A Movie Log

A blog formerly known as Bookishness

By Charles Matthews

Monday, September 26, 2016

Sicario (Denis Villeneuve, 2015)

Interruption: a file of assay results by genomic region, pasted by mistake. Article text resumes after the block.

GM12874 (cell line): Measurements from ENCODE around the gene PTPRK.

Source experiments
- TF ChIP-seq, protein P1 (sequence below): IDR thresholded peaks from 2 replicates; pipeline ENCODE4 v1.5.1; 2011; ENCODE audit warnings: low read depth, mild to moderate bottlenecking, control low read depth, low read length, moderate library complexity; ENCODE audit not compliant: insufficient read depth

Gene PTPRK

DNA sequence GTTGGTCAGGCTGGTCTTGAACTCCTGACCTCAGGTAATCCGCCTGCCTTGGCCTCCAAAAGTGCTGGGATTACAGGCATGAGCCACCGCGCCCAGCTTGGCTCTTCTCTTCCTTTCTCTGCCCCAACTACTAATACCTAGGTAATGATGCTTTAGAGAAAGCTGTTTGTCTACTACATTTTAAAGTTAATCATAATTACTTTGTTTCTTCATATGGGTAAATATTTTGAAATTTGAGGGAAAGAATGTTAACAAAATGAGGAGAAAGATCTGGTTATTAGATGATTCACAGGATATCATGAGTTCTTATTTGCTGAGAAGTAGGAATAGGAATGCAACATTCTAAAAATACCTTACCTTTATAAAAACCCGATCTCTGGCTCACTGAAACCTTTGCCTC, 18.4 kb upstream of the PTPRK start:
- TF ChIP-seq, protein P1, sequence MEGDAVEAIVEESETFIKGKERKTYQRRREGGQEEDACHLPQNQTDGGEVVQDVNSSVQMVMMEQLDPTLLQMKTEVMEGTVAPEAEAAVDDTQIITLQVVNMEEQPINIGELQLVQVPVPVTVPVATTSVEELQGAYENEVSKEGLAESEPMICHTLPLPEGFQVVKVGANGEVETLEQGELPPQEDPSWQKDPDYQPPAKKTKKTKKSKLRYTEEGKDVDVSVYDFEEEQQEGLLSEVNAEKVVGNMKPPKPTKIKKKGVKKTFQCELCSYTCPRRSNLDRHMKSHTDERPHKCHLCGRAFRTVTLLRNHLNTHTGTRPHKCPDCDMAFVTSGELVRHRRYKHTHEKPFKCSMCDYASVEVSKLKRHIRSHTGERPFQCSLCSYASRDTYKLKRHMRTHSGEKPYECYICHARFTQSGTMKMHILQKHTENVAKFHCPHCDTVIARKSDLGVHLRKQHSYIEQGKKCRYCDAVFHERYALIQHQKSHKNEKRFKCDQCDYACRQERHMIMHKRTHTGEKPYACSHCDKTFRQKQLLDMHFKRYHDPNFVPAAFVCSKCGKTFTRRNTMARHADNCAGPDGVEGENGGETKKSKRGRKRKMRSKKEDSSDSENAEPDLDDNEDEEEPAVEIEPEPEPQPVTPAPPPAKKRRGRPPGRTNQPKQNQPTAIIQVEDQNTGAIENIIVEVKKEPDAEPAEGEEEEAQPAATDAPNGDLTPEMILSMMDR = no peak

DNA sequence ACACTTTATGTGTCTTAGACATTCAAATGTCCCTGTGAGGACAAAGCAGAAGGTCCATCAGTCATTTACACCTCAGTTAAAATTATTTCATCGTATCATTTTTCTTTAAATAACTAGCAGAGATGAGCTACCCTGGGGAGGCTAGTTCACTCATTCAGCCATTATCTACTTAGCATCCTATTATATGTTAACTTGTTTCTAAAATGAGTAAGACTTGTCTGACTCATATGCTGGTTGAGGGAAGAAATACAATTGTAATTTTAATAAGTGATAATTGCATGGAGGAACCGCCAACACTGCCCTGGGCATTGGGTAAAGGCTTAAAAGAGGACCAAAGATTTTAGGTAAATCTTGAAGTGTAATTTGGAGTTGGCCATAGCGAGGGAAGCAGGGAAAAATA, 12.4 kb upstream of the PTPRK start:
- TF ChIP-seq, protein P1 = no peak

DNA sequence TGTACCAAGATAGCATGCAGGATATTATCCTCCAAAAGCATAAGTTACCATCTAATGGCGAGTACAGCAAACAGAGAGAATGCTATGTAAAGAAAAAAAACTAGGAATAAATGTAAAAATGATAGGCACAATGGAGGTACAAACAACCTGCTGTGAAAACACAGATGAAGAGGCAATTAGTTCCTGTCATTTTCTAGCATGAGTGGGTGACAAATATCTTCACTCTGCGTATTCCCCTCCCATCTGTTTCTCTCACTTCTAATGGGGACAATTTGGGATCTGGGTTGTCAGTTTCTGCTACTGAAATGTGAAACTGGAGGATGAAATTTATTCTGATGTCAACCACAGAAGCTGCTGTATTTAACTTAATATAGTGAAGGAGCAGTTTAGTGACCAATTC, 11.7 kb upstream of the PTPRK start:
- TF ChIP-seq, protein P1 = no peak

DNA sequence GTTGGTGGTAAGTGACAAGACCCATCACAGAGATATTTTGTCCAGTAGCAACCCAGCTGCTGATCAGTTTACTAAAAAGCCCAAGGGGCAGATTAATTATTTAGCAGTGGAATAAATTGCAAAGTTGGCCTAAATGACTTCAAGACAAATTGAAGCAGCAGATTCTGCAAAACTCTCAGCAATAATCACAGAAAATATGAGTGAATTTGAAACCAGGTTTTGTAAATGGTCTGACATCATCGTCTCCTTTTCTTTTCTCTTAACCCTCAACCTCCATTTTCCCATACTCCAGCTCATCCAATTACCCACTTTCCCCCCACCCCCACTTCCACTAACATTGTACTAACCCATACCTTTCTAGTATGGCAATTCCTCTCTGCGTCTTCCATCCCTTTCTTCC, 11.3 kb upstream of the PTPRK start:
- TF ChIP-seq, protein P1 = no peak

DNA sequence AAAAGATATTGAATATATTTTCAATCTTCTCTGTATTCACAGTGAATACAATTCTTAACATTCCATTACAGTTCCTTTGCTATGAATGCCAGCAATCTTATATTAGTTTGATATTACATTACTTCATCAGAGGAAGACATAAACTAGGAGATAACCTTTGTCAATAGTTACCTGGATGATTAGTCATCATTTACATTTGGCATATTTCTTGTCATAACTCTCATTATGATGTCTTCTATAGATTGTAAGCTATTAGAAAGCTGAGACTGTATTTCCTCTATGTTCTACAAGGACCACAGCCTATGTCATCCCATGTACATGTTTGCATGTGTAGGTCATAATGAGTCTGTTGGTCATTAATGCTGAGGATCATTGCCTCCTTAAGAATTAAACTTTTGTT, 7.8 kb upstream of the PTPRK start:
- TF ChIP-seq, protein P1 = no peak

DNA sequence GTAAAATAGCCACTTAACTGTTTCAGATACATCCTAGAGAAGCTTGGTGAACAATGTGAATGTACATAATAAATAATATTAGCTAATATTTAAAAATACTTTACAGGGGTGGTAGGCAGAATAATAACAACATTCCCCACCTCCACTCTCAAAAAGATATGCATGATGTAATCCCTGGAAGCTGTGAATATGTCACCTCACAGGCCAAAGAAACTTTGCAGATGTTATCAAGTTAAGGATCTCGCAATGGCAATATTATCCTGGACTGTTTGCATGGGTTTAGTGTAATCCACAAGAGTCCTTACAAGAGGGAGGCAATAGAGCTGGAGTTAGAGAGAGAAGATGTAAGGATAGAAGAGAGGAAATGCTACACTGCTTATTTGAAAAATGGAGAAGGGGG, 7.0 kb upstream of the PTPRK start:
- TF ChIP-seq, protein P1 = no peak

Sicario is a suspenseful, well-directed, superbly acted, and finely photographed film whose chief flaw is that it can't decide between what it needs to be, an action thriller, and what it wants to be, a biting commentary on the international social and political consequences of the War on Drugs. As the latter, Sicario could almost be a postscript to Traffic (Steven Soderbergh, 2000), to the point that it casts Benicio Del Toro, who won an Oscar for the earlier film, in the key role of Alejandro, a CIA operative with a personal agenda. Emily Blunt, an actress who seems to be able to do anything (she's been cast as Mary Poppins in a forthcoming sequel), plays Kate, a young FBI agent whom we first see leading a SWAT raid on a house in Chandler, Ariz., that is suspected of being a link to a Mexican drug cartel. Not only is the house full of dozens of corpses, an outlying building explodes when agents try to open a locked trap door, killing two of them. Because of her work on the raid, Kate is offered an assignment on a special team to capture Manuel Diaz (Bernardo Saracino), the man responsible for the bombing. The operation is headed by Matt Graver (Josh Brolin), a jokey, casual, swaggering type whom Kate's partner, Reggie (Daniel Kaluuya), mistrusts immediately. Kate herself gets stonewalled when she tries to get more details about their mission, and even what part of the government Graver and his mysterious, taciturn partner, Alejandro, work for. It's the CIA, of course, and Kate's presence on the mission is largely to provide an excuse for the presence of the agency on this side of the border, where it's not supposed to operate unless it's working with domestic law enforcement. Their first mission, in fact, is across the border, to Juárez, where they are to pick up an associate of Diaz's who has been captured and is being extradited. Much of this trip is seen from the air: We watch the line of SUV's, looking from above like large black beetles, that carry the members of the task force across the border, smoothly gliding around the traffic backed up at the checkpoint and into the city. It's on the return trip that they encounter a bottleneck: a staged traffic accident strands the convoy in traffic, where they are ambushed by cartel operatives trying to prevent the captured man from testifying. Having survived this encounter, Kate is naturally more determined than ever to get some answers to her questions about the real nature of the mission and the exact roles being played by Graver and Alejandro in it, but she will find that the more she knows, the more danger she is in. Intercut with Kate's story are vignettes of the life of a Juárez cop (Maximiliano Hernández) and his wife and young son. Director Denis Villeneuve and screenwriter Taylor Sheridan keep the significance of these scenes from us until they finally merge with the principal plotline toward the end of the film. It does not end well, of course. Kate has a disillusioning revelation about the purpose of the mission that has put her in harm's way several times, and although the downer ending of the film has an impact of its own when it comes to social and political commentary, it clashes oddly with the generic thriller medium in which it's set. But Villeneuve's direction serves both elements of the film well, Roger Deakins's cinematography received a well-deserved Oscar nomination, and Joe Walker's film editing probably deserved one.

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